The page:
7. Recent media reports have suggested that medications may provoke suicidal behavior, particularly in adolescents. As a precautionary step, the FDA issued a public health advisory warning doctors to watch patients closely for worsening depression when medication is first prescribed. What does the data show about the effects of medication and suicide?
The data has shown a 1.5- to 2-fold increase in suicide-related behavior among children who were given SSRIs compared with children who were given a placebo (McKeown, Cuffe, and Schulz, 2006).
8. Once a patient begins medication for depression, when is that patient at the highest risk for suicidal ideation and behavior?
A patient is at the highest risk for suicidal ideation and behavior during early treatment.
9. Based on the readings, what is your opinion on the use of medication to help control depression and reduce the risk of suicide?
In my opinion the use of medications is a positive if the medications are prescribed correctly and those on said medications are monitored or report any adverse side effects. By reporting the adverse side effects the medications can be altered or change.
McKeown, R., Cuffe, S., & Schulz, R. (2006). Framing health matters. US suicide rates by age group, 1970-2002: an examination of recent trends. American Journal Of Public Health, 96(10), 1744-1751. doi:10.2105/AJPH.2005.066951
In sociocultural views, one is under stressful socioeconomic conditions and becomes addicted or develops dependencies for different substances like drugs and alcohol. Therefore, under stressful socioeconomic conditions one may turn to alcohol as a means of coping. Then later develops a dependency for alcohol. Psychological problems that emerge in this view should be treated in a social context. There are three sociocultural approaches for therapy in this view, which are self-help programs, culture and gender-sensitive programs, and community prevention programs. Self-help and residential treatment programs like Alcoholics Anonymous (AA) is a positive therapy that allows those that are under the influence of alcohol to seek help and advice from fellow and former alcoholics.
In biological views, one who is a substance abuser may be genetically predisposed to become dependent on substances or there may be biochemical factors. If one’s father or mother was or were alcoholics then one may have a genetic predisposition, which may be the same genetic predisposition their mother or father had. Therefore, one may inquire about the taste of alcohol because they see their parent or friends drinking, but unknowing has a genetic predisposition and becomes an alcoholic as well. Biological treatments are detoxification, antagonist drugs, and drug maintenance therapy. As far as detoxification, one may be placed in a detoxification program and have their alcohol consumption reduced gradually while in the program until the they are completely no longer drinking, along with attending group therapy.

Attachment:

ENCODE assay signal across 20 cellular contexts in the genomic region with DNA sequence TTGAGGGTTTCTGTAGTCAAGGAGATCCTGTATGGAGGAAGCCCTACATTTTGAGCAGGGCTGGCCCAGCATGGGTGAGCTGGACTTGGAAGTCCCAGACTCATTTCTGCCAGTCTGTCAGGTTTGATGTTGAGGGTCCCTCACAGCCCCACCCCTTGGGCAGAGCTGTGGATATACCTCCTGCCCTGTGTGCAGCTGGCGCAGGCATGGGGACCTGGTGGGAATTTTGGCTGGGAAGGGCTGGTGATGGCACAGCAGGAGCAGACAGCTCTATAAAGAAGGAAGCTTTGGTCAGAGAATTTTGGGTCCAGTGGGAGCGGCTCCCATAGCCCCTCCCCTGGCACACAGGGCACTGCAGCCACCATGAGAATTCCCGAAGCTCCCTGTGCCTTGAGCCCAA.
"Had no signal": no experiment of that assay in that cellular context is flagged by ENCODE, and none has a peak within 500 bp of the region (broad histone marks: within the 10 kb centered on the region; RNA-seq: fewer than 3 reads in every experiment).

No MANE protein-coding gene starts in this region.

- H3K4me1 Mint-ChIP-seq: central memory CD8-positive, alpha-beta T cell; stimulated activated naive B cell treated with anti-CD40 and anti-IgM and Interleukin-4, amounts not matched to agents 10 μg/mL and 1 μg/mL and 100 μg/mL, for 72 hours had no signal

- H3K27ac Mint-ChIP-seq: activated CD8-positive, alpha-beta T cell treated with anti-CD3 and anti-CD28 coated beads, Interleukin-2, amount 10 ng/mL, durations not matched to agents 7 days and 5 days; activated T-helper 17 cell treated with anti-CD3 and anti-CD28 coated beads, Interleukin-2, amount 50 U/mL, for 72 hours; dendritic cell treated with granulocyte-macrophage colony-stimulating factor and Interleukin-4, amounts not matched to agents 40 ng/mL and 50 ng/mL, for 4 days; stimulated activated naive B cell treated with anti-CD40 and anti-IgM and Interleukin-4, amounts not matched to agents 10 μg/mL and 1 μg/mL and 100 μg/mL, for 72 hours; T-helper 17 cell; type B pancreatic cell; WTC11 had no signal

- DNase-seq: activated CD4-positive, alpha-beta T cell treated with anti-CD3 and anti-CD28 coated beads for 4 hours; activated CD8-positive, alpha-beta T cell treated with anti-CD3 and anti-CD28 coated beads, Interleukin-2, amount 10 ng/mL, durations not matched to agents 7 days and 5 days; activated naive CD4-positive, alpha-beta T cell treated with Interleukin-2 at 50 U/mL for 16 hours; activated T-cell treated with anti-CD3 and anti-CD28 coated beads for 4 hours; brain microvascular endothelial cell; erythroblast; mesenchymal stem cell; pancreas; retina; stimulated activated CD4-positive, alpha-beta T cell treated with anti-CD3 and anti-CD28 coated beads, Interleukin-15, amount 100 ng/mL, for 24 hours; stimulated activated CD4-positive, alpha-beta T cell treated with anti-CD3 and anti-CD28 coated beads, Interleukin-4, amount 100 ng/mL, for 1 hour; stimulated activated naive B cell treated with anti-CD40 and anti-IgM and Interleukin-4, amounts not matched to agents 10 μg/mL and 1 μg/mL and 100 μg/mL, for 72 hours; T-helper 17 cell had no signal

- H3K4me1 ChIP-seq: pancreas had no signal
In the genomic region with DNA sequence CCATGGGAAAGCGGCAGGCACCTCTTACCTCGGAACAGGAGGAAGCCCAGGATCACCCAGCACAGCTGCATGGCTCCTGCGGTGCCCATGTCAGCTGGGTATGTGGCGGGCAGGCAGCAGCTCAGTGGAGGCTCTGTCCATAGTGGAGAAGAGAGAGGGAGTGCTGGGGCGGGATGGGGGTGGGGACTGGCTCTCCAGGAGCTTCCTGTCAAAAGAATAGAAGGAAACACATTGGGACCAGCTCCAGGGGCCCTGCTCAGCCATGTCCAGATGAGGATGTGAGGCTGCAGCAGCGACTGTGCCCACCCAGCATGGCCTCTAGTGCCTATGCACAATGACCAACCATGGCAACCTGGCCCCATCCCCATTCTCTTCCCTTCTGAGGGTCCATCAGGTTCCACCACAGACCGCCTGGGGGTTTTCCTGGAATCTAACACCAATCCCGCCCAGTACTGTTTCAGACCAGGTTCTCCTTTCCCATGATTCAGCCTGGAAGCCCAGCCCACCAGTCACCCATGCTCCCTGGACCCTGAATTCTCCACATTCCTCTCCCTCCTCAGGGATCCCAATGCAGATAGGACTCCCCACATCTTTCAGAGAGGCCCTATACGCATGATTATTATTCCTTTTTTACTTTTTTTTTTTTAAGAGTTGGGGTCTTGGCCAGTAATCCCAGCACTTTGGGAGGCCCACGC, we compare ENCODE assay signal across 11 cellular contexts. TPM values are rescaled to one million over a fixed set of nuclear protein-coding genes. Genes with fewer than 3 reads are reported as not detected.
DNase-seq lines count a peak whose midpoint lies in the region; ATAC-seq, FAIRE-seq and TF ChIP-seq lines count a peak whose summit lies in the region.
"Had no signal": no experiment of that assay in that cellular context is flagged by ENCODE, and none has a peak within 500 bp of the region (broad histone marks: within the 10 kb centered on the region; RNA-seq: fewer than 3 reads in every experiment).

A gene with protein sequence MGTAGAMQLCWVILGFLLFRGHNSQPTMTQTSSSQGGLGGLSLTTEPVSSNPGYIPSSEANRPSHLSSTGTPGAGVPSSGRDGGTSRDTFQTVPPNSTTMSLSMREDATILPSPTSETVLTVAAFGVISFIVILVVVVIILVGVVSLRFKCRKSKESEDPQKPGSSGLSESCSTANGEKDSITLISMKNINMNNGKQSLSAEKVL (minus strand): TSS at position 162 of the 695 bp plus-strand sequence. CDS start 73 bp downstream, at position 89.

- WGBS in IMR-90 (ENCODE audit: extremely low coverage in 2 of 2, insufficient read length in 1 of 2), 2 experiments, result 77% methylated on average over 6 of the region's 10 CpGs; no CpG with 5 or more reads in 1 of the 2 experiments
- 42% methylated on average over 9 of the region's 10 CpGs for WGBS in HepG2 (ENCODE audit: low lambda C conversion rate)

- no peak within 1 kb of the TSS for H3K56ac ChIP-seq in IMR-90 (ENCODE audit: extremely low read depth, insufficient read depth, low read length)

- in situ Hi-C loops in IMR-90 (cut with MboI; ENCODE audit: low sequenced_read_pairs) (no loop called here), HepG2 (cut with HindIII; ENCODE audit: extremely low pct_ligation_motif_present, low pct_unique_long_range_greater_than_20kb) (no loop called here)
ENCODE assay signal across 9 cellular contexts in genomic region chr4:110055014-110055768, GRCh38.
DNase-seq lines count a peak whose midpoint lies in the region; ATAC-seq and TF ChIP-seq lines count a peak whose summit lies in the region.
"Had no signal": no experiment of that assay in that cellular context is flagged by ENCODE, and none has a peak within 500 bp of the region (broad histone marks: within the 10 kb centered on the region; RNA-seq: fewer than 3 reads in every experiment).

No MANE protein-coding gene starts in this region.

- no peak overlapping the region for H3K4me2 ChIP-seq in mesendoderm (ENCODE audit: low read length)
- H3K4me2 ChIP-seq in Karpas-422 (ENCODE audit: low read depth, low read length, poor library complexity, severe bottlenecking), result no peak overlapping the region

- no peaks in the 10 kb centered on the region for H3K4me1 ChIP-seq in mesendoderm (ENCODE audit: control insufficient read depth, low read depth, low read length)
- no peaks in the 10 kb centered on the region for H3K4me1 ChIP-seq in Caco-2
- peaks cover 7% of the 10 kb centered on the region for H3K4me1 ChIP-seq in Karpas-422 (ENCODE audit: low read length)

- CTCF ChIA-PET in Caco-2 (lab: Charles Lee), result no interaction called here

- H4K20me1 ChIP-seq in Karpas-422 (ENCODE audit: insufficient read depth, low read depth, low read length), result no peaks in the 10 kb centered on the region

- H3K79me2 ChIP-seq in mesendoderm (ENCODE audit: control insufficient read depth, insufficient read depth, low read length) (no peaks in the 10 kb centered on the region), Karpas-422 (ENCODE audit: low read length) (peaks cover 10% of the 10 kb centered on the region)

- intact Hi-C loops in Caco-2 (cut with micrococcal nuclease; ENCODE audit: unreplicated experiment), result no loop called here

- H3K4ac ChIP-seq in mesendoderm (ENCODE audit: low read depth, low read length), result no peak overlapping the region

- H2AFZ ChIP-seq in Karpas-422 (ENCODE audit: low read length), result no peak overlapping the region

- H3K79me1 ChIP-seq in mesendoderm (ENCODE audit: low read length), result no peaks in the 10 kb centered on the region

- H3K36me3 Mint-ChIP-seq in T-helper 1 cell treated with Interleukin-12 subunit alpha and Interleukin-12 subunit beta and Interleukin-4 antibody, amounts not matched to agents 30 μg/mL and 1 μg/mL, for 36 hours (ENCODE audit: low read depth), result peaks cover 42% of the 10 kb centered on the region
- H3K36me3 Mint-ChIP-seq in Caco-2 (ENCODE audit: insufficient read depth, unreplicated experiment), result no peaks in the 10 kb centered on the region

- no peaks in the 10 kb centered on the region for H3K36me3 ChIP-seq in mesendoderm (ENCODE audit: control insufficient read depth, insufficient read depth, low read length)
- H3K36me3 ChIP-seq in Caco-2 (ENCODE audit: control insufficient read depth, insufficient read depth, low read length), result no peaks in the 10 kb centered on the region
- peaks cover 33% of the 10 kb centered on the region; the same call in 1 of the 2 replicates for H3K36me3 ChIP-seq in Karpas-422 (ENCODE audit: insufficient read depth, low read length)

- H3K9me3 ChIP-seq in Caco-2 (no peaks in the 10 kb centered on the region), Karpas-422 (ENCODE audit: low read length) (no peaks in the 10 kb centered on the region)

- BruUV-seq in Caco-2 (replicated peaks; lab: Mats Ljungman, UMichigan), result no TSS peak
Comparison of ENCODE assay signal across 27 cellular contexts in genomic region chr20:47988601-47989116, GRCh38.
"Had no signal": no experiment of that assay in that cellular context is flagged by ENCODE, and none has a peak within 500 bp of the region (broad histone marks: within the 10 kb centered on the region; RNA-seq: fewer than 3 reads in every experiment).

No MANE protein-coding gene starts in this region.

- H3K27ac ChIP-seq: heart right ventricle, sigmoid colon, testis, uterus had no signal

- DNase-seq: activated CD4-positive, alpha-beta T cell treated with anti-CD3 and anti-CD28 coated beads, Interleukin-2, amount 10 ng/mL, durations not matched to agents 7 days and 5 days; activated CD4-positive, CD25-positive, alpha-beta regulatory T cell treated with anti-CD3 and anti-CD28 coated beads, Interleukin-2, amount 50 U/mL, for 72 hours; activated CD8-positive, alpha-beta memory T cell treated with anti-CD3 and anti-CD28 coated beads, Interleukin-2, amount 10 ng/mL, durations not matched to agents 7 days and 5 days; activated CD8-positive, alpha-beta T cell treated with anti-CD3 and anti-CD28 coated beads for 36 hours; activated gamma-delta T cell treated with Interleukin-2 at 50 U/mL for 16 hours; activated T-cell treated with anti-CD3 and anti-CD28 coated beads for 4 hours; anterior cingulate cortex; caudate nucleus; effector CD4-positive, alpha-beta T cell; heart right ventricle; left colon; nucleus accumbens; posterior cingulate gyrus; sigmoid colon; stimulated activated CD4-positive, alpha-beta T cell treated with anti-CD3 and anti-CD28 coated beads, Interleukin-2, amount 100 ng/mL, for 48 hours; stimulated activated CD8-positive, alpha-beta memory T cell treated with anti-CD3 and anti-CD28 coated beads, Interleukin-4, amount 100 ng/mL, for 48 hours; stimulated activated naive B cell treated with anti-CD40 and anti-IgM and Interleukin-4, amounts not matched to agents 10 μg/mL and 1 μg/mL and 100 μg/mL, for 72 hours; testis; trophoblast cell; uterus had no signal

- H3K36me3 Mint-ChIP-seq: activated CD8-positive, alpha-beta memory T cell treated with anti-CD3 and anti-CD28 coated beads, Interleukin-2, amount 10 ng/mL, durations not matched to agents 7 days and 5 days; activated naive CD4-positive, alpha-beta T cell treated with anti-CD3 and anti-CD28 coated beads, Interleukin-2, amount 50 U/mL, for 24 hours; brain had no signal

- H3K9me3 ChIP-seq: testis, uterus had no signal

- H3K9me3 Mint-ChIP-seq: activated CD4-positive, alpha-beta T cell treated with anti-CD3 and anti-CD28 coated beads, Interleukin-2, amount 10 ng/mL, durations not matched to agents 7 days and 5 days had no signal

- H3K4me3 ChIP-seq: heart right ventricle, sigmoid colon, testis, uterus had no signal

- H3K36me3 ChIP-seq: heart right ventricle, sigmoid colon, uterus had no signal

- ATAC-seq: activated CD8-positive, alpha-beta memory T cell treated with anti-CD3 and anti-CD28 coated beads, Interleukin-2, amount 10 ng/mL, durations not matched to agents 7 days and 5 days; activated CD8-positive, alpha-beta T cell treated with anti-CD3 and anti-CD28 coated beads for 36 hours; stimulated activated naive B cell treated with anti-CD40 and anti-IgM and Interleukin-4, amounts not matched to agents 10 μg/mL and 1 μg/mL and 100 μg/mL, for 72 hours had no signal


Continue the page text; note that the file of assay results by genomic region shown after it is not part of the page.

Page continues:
In psychodynamic views, it is the belief that one who abuses substances has powerful dependency needs that can be traced to their early years (Comer, 2011). Therefore, an adult who was placed in a group home or in foster care as a child could have developed a substance-abuse personality, because of the lack of their parents. Therefore, one turns to substance abuse as a means of coping with their dependency problems. Psychodynamic therapies are used by therapist to guide one through uncovering and working through the underlying needs and conflicts that they believe have led to the disorder, and try changing one’s substance-related styles of living (Comer, 2011).
1. Stress can be the root cause of psychological disorders. Name four symptoms shared by acute and posttraumatic stress disorders.
Four symptoms shared by posttraumatic and acute stress disorders are reexperiencing the traumatic event, avoidance, reduced responsiveness, and increased arousal, anxiety, and guilt.
2. What life events are most likely to trigger a stress disorder?
A traumatic event in one’s life can trigger a stress disorder. The more common events are victimization, combat, disasters, and abuse.
3. Traumatic events do not always result in a diagnosable psychological disorder. What factors determine how a person may be affected by one such event?
Biological, genetic, personality, childhood experiences, social support, and multicultural factors as well as severity of the trauma can determine how one might be affected by traumatic events.
4. What are the four stages in meeting the psychological needs of disaster victims?
In the first stage one is guided in describing the trauma. In the second stage one is allowed to vent and relive the emotions provoked at the time of the event, and to express one’s feelings at the given point and time. In the third stage clarification is given to the victims so they know that their reactions are perfectly normal responses to a terrible event (Comer, 2011). In the fourth stage one is offered stress management tips and referral is given to the victims to meet with professionals for long-term counseling (Comer, 2011).